HONG KONG (Reuters) - Chinese startup Luckin Coffee’s chairman is seeking a loan of at least $200 million from banks including Goldman Sachs and Morgan Stanley under a deal that would award them mandates in the firm’s planned U.S. IPO, people with knowledge of the matter said.
The coffee chain, which aims to overtake Starbucks in China this year, has already mandated Credit Suisse to lead the initial public offering (IPO), which could take place as soon as May and give it a valuation of about $3 billion, sources told Reuters last month. Morgan Stanley and Goldman are also advising Luckin on the preparatory work for the IPO.
Lu Zhengyao, also known as Charles Lu, Luckin’s non-executive chairman and angel investor, is asking to borrow the sum backed primarily by his Luckin shares, the people said.
While it is not uncommon for Chinese companies to raise loans from banks hoping for a mandate on an IPO, it is rare for executives or shareholders to request such personal financing, several people who have worked on IPOs told Reuters.
The funding deal for Lu, which has been woven into the banks’ IPO mandate agreement, shows how Chinese companies or their investors have become more demanding of banks seeking a role on a high-profile IPO such as Luckin’s.
Credit Suisse has already agreed to provide part of the $200 million, Lu told other banks seeking a role in the IPO, according to two sources familiar with the discussions. Goldman Sachs and Morgan Stanley are still negotiating loan terms, said one of the sources.
A fourth bank decided not to provide the financing due to a lack of clarity on Lu’s plans for the proceeds and did not therefore expect to be involved in the IPO, said one of the people.
If Luckin fails to go public, the loan collateral will be replaced by Lu’s shares in Hong Kong-listed car rental company Car Inc, said the two sources. Lu, who is also chairman of Car Inc, owns about 33 percent of Car Inc shares, according to Eikon Refinitiv data.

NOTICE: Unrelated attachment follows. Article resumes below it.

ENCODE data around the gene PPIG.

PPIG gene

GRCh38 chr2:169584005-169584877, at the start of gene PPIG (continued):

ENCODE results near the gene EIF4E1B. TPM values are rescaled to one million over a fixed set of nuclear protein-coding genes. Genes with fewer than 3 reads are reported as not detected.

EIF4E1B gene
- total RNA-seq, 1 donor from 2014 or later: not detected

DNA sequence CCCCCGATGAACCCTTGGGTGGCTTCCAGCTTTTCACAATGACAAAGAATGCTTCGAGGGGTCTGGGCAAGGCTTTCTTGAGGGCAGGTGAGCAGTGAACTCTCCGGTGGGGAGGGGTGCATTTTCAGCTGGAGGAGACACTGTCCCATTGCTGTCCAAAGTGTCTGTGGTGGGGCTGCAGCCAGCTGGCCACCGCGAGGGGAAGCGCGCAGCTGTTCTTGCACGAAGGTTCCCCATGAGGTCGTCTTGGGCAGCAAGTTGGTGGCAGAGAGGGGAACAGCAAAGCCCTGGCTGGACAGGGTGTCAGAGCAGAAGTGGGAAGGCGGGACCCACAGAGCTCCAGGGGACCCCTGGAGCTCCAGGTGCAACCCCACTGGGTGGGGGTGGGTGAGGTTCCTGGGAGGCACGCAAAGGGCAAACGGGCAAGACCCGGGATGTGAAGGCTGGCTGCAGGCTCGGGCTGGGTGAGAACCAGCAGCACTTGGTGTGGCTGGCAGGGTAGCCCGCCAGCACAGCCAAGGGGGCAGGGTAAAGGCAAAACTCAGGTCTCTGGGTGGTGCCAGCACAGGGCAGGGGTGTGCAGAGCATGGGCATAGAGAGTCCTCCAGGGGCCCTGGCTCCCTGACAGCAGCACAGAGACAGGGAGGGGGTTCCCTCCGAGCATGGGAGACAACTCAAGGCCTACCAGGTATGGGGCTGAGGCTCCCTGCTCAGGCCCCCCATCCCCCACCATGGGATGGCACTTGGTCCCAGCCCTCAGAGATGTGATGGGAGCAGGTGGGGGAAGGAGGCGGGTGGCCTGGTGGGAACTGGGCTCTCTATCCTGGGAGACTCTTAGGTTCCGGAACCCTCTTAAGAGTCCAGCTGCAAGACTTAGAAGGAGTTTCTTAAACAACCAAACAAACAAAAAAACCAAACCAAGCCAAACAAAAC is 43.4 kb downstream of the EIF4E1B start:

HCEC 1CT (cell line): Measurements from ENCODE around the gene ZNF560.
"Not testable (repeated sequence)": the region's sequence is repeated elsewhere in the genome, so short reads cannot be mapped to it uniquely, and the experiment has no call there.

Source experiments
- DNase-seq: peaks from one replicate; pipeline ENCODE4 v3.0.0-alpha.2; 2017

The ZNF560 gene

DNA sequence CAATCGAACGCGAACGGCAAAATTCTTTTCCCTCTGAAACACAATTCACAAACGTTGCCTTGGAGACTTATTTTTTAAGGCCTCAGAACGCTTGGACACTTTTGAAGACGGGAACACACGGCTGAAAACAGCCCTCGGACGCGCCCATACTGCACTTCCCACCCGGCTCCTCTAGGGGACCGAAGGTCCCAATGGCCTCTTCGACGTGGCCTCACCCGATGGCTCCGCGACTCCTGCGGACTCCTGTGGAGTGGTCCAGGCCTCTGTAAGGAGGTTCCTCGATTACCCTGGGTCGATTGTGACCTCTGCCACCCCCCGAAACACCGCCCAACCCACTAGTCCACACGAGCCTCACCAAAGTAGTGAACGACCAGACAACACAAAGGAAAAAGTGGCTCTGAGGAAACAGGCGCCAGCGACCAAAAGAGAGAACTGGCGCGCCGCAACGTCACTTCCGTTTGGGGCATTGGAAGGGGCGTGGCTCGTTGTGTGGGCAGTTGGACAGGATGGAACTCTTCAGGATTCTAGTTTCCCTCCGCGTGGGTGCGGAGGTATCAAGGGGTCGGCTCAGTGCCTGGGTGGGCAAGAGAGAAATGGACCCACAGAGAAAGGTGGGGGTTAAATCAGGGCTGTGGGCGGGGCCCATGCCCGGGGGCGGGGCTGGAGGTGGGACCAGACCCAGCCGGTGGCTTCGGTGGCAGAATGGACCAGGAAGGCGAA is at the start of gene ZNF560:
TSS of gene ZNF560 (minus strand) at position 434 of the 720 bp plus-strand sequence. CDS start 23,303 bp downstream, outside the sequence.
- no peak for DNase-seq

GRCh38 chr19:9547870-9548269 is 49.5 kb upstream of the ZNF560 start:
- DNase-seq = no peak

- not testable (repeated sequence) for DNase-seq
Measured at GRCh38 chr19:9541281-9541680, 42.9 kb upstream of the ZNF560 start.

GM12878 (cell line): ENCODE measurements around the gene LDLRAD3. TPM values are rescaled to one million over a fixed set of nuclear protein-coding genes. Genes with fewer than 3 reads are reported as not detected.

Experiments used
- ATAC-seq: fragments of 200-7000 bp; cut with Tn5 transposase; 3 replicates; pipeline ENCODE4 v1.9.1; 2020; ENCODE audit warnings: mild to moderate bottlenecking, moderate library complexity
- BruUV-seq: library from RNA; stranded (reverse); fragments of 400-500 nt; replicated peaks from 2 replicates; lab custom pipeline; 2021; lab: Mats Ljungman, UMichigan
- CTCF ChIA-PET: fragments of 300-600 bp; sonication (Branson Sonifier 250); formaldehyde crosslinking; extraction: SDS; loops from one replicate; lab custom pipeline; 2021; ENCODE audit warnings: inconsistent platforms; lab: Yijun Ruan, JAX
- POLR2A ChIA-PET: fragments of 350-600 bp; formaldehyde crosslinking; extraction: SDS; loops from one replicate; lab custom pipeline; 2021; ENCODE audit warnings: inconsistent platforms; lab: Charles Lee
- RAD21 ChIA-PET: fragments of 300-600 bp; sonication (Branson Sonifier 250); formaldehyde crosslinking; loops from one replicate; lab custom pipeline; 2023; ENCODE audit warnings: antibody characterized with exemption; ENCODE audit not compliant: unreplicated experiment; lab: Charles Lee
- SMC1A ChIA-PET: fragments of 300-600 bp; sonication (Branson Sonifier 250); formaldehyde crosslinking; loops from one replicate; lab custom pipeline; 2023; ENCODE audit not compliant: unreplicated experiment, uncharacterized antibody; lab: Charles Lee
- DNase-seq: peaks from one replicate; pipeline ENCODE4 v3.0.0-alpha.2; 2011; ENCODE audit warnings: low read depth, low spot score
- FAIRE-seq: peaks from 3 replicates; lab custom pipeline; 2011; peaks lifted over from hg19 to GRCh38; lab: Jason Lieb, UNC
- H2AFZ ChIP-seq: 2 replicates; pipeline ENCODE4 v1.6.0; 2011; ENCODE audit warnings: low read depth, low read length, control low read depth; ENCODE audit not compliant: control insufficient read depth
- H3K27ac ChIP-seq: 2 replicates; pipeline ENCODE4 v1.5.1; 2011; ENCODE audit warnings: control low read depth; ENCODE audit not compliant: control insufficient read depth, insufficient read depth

Credit Suisse, Goldman and Morgan Stanley declined to comment.
Luckin’s spokeswoman said she was not aware of the situation when contacted by Reuters. Lu did not answer calls to his mobile phone or respond to a text message. The sources declined to be named as the information is confidential.
Beijing-based Luckin was co-founded by Chief Executive Qian Zhiya, the former chief operating officer of Car Inc, and another two senior executives. Lu is heavily involved in Luckin’s strategy and fundraising plans, separate sources close to the company have told Reuters.
The firm officially launched its business only in January last year and in July raised $200 million in its maiden funding round that valued it at $1 billion, making it one of the fastest-ever firms to make the ‘unicorn’ milestone.
In December, another $200 million fundraising valued the company at $2.2 billion. Investors to date have included Singapore sovereign wealth fund GIC Pte Ltd and Chinese private equity firm Centurium Capital.
Lu became Luckin’s non-executive chairman after the July funding round, Qian told reporters in the same month.
The loss-making firm has been expanding at breakneck speed with over 2,000 cafes opened and plans to open 2,500 this year - displacing Starbucks as China’s largest coffee chain in the process.
Reporting by Julie Zhu and Kane Wu; Additional reporting by Pei Li in Beijing; Editing by Jennifer Hughes and Muralikumar Anantharaman